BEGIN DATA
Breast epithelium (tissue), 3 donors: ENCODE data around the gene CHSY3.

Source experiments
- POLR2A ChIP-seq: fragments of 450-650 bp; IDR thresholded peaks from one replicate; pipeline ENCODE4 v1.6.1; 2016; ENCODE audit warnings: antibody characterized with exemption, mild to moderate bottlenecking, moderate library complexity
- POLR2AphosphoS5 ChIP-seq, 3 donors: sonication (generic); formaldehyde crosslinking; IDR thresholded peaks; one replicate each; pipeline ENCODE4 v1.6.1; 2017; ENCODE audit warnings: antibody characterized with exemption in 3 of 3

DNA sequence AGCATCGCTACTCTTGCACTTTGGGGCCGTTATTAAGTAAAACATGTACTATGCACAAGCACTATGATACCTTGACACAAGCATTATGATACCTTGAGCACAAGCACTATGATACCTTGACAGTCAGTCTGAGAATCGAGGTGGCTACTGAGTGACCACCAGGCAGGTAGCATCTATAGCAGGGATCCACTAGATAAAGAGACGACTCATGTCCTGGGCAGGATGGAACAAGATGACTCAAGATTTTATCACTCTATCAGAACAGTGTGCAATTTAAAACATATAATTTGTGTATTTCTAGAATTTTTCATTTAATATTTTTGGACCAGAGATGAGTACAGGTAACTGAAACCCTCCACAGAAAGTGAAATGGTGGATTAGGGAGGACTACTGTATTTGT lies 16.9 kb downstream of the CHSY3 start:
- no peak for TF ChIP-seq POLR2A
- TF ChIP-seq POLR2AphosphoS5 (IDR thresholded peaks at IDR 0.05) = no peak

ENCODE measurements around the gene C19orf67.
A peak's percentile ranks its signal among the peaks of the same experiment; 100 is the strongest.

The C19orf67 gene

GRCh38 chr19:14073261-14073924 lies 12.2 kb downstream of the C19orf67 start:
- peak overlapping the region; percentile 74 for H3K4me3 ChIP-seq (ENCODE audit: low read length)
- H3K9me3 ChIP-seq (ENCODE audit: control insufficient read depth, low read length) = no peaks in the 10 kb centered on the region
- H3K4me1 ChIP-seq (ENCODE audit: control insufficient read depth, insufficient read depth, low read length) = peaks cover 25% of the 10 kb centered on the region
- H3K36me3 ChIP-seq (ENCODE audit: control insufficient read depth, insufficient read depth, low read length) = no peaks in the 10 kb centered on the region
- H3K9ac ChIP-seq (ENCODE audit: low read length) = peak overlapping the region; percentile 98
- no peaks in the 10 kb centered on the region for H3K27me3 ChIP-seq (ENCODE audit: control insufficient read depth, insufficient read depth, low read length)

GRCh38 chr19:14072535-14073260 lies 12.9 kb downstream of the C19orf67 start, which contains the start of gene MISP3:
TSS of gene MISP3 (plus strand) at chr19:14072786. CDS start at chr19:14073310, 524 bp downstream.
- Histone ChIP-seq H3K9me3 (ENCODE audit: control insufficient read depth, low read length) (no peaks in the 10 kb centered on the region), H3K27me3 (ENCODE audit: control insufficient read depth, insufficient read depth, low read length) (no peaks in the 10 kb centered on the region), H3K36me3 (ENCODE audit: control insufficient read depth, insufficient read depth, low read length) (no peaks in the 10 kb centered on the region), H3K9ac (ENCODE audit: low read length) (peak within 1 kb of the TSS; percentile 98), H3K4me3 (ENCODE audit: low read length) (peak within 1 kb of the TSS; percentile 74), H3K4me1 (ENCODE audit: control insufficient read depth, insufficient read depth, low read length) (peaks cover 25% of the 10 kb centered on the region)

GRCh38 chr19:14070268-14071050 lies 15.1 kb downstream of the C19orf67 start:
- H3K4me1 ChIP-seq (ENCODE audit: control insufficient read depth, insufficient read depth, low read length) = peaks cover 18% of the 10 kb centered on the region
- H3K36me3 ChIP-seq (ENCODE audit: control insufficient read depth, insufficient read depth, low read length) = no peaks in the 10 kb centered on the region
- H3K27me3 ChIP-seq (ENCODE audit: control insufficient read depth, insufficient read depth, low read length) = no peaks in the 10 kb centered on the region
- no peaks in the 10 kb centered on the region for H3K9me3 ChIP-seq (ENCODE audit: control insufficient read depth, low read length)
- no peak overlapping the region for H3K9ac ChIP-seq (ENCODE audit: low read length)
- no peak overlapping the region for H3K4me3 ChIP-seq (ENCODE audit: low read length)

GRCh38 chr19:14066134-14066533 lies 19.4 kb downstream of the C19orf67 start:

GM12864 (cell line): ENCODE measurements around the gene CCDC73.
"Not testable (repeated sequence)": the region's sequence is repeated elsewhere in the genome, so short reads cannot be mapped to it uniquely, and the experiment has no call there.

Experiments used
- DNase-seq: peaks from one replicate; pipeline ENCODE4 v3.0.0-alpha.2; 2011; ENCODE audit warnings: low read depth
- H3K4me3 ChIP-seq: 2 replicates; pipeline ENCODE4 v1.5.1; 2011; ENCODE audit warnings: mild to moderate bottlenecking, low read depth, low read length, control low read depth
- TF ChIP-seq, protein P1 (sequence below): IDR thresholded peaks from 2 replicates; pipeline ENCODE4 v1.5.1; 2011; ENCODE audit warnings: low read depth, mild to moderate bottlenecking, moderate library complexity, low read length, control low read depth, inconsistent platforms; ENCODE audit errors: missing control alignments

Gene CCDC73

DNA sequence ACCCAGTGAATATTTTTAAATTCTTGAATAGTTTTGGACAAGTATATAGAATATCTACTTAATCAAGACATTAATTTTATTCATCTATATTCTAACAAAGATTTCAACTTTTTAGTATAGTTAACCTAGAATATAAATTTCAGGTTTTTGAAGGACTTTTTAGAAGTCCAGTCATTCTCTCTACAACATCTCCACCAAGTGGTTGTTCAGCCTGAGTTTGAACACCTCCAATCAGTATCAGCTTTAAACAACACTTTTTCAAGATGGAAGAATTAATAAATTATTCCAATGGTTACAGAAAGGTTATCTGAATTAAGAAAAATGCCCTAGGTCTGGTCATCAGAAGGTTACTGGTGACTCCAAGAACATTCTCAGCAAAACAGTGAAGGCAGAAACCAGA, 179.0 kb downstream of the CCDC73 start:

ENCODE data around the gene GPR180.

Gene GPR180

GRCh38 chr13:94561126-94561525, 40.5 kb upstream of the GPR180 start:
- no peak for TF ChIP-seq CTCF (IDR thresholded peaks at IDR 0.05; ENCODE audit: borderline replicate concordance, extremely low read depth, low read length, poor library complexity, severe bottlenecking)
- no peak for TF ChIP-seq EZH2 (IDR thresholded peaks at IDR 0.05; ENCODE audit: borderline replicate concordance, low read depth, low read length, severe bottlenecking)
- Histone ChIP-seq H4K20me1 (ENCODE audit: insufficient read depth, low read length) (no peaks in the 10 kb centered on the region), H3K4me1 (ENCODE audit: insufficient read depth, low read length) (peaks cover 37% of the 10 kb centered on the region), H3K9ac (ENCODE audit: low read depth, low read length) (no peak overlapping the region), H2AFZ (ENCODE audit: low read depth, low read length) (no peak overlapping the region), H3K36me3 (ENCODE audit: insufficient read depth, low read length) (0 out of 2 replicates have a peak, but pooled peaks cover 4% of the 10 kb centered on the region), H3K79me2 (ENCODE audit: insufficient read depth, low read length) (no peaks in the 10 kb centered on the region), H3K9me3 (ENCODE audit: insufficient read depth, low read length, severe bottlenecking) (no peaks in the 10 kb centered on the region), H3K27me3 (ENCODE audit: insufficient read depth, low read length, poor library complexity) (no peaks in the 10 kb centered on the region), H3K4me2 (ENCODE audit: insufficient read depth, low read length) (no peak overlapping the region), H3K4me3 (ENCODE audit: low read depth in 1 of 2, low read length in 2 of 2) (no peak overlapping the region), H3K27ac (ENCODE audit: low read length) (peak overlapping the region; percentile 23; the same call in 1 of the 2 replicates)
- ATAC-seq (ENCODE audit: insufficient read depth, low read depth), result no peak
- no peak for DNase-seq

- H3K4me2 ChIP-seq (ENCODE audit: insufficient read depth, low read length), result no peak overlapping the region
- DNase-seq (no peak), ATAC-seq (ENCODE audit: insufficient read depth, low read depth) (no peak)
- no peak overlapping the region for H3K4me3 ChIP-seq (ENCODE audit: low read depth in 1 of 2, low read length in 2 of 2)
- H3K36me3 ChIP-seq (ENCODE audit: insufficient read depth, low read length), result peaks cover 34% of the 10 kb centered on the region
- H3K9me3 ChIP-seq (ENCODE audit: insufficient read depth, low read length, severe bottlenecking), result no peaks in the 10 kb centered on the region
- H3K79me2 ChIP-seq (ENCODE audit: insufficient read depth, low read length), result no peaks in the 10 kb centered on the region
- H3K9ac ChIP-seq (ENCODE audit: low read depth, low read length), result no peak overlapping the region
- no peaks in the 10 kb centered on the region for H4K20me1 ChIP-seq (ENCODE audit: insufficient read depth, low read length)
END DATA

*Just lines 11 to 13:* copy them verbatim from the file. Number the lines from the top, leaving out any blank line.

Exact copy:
GRCh38 chr19:14073261-14073924 lies 12.2 kb downstream of the C19orf67 start:
- peak overlapping the region; percentile 74 for H3K4me3 ChIP-seq (ENCODE audit: low read length)
- H3K9me3 ChIP-seq (ENCODE audit: control insufficient read depth, low read length) = no peaks in the 10 kb centered on the region